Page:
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Role of astroglial cell clones in the survival and differentiation of cerebellar embryonic neurons

Authors
Journal
Developmental Brain Research
0165-3806
Publisher
Elsevier
Publication Date
Volume
44
Issue
2
Identifiers
DOI: 10.1016/0165-3806(88)90223-4
Keywords
  • Astroglia
  • Glial Clone
  • Cerebellum
  • Development
  • Cerebellar Explant

Abstract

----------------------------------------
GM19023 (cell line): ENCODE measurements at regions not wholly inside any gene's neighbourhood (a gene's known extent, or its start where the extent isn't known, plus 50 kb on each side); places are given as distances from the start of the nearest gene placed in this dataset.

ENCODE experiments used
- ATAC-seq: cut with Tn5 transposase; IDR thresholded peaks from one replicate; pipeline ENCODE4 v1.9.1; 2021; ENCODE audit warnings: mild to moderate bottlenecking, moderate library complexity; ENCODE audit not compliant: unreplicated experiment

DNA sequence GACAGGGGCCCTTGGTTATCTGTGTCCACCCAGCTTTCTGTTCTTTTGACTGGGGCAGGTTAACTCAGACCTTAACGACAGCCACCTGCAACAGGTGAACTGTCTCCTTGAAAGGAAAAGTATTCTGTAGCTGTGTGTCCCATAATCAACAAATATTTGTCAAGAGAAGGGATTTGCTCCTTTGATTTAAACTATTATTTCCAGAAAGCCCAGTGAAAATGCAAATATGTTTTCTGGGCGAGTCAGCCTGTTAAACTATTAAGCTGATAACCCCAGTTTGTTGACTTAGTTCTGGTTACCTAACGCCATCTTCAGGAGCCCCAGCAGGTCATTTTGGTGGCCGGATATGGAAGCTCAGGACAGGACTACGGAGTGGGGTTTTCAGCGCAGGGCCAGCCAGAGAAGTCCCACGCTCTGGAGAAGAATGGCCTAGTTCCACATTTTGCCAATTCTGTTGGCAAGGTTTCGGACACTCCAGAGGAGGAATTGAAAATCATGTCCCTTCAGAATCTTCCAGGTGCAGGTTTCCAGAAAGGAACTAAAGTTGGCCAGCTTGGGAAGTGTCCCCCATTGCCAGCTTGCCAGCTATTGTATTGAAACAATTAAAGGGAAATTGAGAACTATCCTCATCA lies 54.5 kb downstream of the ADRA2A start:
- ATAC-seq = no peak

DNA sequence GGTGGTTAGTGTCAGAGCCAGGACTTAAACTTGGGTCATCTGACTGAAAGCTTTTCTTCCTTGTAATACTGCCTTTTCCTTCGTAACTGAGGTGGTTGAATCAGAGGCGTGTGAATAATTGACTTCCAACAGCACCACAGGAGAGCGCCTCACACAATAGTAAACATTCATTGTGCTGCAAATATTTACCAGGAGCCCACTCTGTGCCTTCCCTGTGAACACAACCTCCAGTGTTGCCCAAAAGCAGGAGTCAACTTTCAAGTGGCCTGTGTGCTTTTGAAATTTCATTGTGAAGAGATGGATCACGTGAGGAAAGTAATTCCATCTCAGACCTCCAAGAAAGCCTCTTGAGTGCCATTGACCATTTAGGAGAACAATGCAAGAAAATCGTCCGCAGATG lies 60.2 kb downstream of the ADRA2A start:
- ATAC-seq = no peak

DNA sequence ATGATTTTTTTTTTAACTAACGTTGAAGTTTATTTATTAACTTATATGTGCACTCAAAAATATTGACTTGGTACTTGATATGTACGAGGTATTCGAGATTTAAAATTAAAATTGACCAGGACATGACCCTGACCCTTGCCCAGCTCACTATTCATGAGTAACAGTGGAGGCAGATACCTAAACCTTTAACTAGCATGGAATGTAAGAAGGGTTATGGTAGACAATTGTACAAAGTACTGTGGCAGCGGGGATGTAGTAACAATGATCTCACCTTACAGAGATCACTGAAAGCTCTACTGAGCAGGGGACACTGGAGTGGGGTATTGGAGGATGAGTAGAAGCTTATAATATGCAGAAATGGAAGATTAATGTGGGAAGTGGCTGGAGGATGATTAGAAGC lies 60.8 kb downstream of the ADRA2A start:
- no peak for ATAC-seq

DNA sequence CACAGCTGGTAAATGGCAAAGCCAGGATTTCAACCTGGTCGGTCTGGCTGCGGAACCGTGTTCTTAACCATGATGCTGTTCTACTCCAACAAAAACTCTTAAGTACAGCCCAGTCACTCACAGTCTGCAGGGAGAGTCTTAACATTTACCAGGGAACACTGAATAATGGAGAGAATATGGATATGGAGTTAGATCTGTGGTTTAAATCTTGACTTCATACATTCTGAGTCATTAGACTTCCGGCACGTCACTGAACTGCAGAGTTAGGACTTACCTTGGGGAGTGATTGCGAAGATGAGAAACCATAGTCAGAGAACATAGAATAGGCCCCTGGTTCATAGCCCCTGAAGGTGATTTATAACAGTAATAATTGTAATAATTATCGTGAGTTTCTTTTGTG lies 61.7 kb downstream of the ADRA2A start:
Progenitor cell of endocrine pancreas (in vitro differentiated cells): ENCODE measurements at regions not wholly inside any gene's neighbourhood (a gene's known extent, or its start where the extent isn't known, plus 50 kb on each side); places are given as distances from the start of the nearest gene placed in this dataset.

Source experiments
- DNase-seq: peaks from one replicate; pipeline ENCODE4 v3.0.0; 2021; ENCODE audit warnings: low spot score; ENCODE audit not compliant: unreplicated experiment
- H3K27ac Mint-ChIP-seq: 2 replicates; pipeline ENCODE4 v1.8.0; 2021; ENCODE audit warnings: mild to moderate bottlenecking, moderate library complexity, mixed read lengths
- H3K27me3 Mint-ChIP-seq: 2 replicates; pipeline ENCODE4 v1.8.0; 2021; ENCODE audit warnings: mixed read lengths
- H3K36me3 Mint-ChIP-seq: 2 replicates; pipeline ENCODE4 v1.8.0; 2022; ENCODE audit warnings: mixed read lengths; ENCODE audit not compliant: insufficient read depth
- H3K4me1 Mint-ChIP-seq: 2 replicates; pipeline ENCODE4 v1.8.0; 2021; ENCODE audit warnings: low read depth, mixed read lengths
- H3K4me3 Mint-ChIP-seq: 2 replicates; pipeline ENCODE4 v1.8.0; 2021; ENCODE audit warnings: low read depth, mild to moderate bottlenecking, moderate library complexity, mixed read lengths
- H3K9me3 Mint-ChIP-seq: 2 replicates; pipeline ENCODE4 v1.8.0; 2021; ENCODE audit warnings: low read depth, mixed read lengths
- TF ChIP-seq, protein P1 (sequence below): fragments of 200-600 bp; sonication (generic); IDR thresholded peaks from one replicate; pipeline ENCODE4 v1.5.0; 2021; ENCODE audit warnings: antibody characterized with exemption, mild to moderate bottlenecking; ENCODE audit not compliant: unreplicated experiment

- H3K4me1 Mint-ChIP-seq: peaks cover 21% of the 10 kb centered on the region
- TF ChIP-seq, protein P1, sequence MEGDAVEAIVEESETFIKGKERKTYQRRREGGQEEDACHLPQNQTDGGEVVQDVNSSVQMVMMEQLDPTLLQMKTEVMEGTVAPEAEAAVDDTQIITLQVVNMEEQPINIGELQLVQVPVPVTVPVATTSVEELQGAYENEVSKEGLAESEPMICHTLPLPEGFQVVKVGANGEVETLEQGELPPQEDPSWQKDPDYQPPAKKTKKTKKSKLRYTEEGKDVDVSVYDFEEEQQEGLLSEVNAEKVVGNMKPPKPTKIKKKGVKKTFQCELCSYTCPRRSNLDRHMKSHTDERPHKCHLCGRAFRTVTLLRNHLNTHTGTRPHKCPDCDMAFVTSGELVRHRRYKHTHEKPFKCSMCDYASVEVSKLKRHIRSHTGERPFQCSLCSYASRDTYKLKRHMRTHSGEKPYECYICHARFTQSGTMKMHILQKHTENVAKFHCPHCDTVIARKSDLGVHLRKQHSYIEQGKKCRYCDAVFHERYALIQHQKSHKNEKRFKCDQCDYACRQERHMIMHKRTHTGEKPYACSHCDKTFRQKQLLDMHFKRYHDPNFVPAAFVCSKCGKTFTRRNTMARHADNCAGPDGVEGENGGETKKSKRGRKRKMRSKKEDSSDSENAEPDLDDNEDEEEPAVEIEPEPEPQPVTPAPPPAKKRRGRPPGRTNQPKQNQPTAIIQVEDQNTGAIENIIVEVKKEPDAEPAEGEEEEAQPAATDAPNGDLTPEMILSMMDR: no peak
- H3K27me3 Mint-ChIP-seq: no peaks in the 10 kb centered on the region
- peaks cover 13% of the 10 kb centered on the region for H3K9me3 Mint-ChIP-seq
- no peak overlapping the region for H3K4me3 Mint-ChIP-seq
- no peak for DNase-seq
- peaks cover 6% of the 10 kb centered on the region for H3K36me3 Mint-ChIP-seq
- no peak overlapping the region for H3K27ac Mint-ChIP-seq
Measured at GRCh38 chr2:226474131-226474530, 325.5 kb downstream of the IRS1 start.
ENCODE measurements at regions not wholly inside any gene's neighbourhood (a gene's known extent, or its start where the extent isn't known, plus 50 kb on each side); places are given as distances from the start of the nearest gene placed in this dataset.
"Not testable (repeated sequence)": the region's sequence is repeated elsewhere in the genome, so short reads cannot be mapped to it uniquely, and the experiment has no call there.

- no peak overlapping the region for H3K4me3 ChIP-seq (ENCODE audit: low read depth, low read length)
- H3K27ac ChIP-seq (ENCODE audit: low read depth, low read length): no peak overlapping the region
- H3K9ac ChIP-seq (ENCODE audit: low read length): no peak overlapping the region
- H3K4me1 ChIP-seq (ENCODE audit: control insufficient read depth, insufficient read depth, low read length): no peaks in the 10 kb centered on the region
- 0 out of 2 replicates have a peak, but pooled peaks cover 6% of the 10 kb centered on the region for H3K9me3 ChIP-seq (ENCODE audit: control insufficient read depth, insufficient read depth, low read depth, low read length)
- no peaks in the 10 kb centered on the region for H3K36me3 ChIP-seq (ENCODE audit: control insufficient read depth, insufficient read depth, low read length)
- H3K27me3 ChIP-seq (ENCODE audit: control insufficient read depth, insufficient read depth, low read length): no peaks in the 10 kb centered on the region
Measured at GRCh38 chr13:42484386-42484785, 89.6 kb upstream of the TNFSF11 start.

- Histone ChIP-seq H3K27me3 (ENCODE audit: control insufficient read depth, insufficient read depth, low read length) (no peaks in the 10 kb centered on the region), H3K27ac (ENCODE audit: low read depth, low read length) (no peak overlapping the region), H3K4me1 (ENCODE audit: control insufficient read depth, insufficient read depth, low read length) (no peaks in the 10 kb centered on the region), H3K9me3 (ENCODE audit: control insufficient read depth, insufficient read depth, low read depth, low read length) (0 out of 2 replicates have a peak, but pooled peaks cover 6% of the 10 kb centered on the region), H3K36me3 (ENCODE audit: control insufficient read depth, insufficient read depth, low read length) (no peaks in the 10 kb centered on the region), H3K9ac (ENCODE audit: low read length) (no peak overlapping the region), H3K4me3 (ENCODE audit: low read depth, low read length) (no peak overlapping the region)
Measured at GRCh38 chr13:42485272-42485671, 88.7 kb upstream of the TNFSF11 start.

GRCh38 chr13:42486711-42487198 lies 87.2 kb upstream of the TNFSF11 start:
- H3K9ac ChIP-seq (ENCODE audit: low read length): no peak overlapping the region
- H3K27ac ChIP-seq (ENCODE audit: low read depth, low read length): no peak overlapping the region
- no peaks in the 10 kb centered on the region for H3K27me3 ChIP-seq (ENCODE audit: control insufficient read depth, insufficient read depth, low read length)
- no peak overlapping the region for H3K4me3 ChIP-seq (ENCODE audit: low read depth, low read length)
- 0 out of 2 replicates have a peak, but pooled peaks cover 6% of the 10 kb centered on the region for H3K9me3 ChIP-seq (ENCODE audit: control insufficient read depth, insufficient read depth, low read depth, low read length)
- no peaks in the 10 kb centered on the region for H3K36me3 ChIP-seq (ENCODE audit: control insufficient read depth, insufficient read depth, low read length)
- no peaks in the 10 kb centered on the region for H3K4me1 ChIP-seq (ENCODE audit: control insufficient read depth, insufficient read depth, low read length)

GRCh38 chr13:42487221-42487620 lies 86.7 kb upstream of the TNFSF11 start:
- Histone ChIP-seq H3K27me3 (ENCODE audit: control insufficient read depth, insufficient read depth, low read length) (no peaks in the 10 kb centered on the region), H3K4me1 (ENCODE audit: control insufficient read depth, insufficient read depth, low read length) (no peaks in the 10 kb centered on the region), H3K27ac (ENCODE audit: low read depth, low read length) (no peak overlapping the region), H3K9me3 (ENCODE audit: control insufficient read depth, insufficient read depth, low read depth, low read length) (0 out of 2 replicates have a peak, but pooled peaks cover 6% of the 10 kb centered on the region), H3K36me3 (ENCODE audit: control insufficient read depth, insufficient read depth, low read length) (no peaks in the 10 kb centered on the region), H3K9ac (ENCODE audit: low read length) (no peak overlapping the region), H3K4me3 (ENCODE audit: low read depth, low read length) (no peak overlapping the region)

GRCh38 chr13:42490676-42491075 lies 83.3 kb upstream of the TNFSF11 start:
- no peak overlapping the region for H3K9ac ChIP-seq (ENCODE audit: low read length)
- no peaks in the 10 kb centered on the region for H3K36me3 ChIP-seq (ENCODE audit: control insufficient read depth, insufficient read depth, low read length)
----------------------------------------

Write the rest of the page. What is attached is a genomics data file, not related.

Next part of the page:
Abstract To investigate the role of astrocytes in the survival and differentiation of cerebellar neurons during development, we have used astroglial cell clones, derived from 8-day postnatal cerebellar explants and which might be the in vitro equivalents of the 3 main types of cerebellar astrocytes, the Golgi epithelial cells and their Bergmann processes, the velate protoplasmic and the fibrous astrocytes (F. Alliot and B. Pessac, Brain Res., 306 (1984) 283–291). Nearly all single cells, dissociated from 15-day embryonic mouse cerebella and seeded at low density, adhered to layers of each of the cerebellar astroglial cell clones as well as to other glial lines or artificial substrates. However, the cerebellar embryonic neurons survived well only on monolayers of either the ‘Golgi-Bergmann’-like or the ‘velate protoplasmic’-like clones. On these layers, 60–80% of the neurons were still present after 5 days of co-culture, while only less than 5% survived on the other types of substrates. The differentiation pattern of the neurons surviving on the ‘Golgi-Bergmann’ and the ‘velate protoplasmic’ astroglial clones was studied with markers of postmitotic granule cells, the major neuronal population in adult cerebellum. The velate protoplasmic-like clone was the only one able to support the coordinate acquisition by most surviving neurons of the phenotypic characteristics of granule cells, i.e. a distinct morphology, a specific epitope binding the monoclonal antibody 7–8 D2 and immunoreactivity to glutamate. These data show a broad heterogeneity in the capacity of astroglial cell clones to support embryonic cerebellar neurons. In addition, they indicate that neuronal survival per se is not sufficient for the acquisition of a differentiated neuronal phenotype.

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